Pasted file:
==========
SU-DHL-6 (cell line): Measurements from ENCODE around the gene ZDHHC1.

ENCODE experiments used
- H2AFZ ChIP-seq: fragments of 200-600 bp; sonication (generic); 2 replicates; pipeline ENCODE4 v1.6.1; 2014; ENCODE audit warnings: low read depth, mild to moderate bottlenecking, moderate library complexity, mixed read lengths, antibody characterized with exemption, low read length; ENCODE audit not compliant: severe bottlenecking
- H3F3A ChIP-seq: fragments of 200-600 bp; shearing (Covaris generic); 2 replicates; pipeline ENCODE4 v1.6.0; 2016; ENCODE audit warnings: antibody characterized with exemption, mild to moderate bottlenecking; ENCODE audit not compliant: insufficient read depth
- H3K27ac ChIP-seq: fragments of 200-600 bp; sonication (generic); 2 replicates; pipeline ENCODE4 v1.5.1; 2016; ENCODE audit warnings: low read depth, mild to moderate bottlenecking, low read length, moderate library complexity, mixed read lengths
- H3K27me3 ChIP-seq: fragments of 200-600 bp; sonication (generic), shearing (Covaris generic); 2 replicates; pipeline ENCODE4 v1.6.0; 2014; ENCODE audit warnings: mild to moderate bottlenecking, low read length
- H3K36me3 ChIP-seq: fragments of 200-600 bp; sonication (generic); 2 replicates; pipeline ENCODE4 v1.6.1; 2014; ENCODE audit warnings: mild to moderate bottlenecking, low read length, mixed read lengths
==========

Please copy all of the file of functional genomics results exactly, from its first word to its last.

SU-DHL-6 (cell line): Measurements from ENCODE around the gene ZDHHC1.

ENCODE experiments used
- H2AFZ ChIP-seq: fragments of 200-600 bp; sonication (generic); 2 replicates; pipeline ENCODE4 v1.6.1; 2014; ENCODE audit warnings: low read depth, mild to moderate bottlenecking, moderate library complexity, mixed read lengths, antibody characterized with exemption, low read length; ENCODE audit not compliant: severe bottlenecking
- H3F3A ChIP-seq: fragments of 200-600 bp; shearing (Covaris generic); 2 replicates; pipeline ENCODE4 v1.6.0; 2016; ENCODE audit warnings: antibody characterized with exemption, mild to moderate bottlenecking; ENCODE audit not compliant: insufficient read depth
- H3K27ac ChIP-seq: fragments of 200-600 bp; sonication (generic); 2 replicates; pipeline ENCODE4 v1.5.1; 2016; ENCODE audit warnings: low read depth, mild to moderate bottlenecking, low read length, moderate library complexity, mixed read lengths
- H3K27me3 ChIP-seq: fragments of 200-600 bp; sonication (generic), shearing (Covaris generic); 2 replicates; pipeline ENCODE4 v1.6.0; 2014; ENCODE audit warnings: mild to moderate bottlenecking, low read length
- H3K36me3 ChIP-seq: fragments of 200-600 bp; sonication (generic); 2 replicates; pipeline ENCODE4 v1.6.1; 2014; ENCODE audit warnings: mild to moderate bottlenecking, low read length, mixed read lengths